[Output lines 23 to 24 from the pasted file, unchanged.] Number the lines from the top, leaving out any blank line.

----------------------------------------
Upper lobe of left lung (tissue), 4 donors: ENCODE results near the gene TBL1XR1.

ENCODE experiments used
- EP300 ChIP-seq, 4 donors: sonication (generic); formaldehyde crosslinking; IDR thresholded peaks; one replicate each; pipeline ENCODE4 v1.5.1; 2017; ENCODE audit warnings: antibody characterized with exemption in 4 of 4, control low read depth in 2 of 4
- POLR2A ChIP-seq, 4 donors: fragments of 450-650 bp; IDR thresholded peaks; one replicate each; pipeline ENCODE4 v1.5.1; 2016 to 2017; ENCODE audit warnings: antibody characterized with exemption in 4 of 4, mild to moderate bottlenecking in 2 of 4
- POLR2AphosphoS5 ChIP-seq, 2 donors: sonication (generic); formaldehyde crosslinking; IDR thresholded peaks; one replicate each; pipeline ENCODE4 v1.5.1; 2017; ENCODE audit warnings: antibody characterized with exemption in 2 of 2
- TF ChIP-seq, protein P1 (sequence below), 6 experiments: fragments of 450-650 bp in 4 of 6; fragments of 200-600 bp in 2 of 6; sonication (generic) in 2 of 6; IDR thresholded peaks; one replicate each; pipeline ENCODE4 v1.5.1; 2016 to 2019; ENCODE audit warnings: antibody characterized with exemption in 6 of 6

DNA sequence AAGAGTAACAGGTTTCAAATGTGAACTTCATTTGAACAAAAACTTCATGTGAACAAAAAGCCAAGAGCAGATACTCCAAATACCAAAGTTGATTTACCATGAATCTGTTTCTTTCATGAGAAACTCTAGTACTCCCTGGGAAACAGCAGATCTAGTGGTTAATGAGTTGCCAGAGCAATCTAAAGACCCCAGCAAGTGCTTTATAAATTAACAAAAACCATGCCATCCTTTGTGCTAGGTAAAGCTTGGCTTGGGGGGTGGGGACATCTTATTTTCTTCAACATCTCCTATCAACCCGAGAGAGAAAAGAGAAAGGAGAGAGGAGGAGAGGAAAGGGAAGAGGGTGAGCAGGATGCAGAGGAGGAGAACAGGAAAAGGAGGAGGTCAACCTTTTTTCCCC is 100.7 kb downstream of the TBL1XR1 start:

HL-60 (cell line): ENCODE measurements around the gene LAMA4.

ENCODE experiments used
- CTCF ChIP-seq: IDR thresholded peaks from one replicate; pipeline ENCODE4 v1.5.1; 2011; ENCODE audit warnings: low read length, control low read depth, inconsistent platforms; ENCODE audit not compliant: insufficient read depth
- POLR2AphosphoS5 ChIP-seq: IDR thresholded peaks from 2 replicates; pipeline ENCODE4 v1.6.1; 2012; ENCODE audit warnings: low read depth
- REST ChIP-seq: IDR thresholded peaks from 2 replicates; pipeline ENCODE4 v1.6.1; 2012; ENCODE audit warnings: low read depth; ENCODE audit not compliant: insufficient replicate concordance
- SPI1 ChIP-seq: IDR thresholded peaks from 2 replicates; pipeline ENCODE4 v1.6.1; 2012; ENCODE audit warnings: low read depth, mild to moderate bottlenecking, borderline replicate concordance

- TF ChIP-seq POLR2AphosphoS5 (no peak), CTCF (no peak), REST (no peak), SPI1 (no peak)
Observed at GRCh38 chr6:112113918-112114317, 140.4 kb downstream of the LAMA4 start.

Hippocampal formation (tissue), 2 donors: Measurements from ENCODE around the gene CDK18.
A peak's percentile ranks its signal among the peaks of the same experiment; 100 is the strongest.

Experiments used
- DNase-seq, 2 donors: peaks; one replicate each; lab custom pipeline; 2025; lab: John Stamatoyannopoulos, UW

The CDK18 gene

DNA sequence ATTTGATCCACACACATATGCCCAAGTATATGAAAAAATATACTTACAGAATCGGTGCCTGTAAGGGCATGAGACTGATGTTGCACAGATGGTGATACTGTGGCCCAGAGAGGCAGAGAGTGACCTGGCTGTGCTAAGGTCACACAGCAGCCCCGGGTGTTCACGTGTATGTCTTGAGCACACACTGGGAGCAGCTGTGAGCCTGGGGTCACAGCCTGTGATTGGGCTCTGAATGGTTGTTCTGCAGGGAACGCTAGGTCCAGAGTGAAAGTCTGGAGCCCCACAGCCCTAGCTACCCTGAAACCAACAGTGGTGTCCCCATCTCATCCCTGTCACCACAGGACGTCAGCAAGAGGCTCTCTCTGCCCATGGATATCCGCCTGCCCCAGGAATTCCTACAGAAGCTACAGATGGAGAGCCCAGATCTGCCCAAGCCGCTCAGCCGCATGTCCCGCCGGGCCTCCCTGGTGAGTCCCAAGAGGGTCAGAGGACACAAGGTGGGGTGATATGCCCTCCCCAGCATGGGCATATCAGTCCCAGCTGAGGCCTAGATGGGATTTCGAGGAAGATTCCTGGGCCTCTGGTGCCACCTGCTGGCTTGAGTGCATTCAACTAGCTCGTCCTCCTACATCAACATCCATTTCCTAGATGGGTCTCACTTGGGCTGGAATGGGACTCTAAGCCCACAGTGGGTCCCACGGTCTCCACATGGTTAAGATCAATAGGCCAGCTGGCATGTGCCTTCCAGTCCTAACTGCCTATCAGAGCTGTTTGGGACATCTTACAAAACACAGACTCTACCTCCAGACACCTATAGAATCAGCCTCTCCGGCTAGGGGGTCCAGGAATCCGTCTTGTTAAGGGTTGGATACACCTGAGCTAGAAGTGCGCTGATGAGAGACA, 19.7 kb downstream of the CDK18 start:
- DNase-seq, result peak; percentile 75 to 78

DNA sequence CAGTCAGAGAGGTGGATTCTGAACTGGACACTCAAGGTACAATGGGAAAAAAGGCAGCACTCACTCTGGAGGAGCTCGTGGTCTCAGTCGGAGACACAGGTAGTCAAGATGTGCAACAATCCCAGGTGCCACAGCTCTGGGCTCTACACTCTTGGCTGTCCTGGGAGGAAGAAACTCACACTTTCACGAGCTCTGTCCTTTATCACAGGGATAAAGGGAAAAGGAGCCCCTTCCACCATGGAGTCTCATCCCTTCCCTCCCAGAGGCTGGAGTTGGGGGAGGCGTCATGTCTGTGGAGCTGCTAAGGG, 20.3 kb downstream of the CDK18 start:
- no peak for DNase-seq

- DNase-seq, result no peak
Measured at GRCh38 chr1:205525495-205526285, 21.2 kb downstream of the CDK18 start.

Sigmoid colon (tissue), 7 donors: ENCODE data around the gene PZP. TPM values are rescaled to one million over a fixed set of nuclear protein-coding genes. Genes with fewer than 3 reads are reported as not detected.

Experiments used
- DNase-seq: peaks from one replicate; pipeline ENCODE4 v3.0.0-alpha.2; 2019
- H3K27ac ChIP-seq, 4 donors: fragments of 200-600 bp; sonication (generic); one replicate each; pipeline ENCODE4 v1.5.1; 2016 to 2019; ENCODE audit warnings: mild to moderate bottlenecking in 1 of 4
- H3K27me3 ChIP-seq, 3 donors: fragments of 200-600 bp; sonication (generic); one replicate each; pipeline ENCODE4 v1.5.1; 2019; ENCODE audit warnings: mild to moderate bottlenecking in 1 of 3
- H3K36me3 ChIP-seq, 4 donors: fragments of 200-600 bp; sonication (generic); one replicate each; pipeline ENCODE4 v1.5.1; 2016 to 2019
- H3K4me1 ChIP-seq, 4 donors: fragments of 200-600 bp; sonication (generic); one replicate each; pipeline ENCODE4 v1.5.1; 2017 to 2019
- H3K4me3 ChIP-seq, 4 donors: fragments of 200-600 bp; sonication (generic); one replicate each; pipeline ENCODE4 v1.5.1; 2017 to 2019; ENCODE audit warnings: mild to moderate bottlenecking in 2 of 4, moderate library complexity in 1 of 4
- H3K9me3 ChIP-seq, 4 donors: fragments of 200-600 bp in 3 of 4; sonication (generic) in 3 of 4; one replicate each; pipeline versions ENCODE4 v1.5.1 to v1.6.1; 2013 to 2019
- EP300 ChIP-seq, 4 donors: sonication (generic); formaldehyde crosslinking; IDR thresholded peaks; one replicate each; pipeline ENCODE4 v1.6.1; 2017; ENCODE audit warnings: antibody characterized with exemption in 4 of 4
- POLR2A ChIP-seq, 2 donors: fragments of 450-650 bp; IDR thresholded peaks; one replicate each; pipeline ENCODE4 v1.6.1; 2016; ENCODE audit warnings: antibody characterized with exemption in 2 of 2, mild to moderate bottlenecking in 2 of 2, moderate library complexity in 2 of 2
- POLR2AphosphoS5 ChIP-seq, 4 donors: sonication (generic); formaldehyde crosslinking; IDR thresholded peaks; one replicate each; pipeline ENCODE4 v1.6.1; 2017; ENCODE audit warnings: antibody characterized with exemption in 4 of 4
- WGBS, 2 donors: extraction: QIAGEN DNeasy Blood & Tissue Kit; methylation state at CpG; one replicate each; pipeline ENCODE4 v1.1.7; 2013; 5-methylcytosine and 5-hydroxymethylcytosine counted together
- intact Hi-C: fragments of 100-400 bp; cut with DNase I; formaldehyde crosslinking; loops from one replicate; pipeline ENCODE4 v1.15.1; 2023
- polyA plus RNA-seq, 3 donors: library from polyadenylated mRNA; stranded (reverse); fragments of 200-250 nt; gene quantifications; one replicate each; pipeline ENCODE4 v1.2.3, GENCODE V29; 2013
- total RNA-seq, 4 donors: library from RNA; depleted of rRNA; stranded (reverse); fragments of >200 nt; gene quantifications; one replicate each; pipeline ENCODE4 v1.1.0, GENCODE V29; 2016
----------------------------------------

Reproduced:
DNA sequence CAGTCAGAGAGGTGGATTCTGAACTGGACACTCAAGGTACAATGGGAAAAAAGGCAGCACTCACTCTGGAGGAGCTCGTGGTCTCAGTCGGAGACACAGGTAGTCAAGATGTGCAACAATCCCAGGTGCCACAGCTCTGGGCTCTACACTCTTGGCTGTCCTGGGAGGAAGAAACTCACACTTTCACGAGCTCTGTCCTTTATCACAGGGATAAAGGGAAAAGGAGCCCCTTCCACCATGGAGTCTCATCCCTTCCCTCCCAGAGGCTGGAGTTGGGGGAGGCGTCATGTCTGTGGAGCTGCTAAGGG, 20.3 kb downstream of the CDK18 start:
- no peak for DNase-seq